The UK voted to leave the European Union (EU). This came as quite a surprise to much of the world as many thought it would never happen. Perhaps it should not be such a great surprise however. If we look back at the formation of the European Union we see that Britain, unlike other nations, kept their own currency instead of converting to the euro. They never seemed to totally buy into the EU. Furthermore, there was an unrest nationally as they felt that they had somehow given up some of their own identity. Now that will all change. The UK has decided to fully regain their own identity and once again become independent.
The question on many people's minds right now is what will be the economic effects worldwide. There will likely be wild swings in the British currency. We may also see considerable short term volatility in the stock markets around the world as well. One could argue that any market volatility caused by this is purely a short-term emotional reaction to the "what if". The fact of the matter is that changes due to this decision will take a long time to be adopted so we will not see much of this change over the short-term. It will be approximately two full years before this transition is completed. In the meantime there will be many negotiations on trade, currency, etc.
If you are an investor, the question you should be asking yourself is “how will this really affect the long-term for me”. Specifically, if you are a retiree or pre-retiree, you should be asking yourself “how will this affect my long-term income”. The key words here are "long-term". The answer to both questions is likely to be not much, if at all. History reveals that geopolitical events typically don’t drive the long term direction of the U.S. stock market. Over just the last few years we saw confidence-shaking news come out of Puerto Rico, Spain, China, and a number of other countries. Markets are generally rattled for a period of time until the public gets over their initial reaction. As investors we need to continue to look at the longer-term instead of focusing on very short-term events. Short-term emotions can and will destroy long-term plans. Our advice is to not overreact to the news of the day. If you have a proper "income and growth" plan as opposed to just having a portfolio of financial products for accumulation, your plan already factors in the anticipation of such events. The short-term part of your plan should be mostly unaffected, and the longer-term part puts time on your side to negate the short-term effects of such news. This being the case, our best advice is to just stick to your plan. We remind people that this is why we must always plan first and invest second.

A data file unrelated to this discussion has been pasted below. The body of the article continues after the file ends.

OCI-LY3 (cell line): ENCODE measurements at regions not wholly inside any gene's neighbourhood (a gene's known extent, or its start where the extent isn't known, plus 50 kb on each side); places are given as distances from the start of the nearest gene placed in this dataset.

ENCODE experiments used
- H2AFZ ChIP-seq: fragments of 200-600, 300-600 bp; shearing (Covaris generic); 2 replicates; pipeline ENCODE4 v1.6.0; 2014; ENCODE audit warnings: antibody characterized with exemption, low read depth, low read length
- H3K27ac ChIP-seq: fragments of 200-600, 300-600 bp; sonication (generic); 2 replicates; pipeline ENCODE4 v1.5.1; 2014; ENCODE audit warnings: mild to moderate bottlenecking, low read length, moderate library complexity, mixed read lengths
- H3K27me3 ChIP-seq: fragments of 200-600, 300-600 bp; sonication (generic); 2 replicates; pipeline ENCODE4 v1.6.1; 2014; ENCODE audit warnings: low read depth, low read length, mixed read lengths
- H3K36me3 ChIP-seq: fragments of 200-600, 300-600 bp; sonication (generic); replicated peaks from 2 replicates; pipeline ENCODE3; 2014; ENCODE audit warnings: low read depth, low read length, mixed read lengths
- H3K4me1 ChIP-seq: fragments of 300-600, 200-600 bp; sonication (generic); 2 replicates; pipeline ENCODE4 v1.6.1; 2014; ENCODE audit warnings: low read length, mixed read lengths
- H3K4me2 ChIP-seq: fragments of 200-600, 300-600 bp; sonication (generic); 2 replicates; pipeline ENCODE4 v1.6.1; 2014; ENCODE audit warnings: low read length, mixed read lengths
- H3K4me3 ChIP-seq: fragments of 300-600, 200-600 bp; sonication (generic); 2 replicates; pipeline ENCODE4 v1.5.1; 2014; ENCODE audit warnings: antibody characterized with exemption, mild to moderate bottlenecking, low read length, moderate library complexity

If you have any questions please contact the office at 610-404-3014.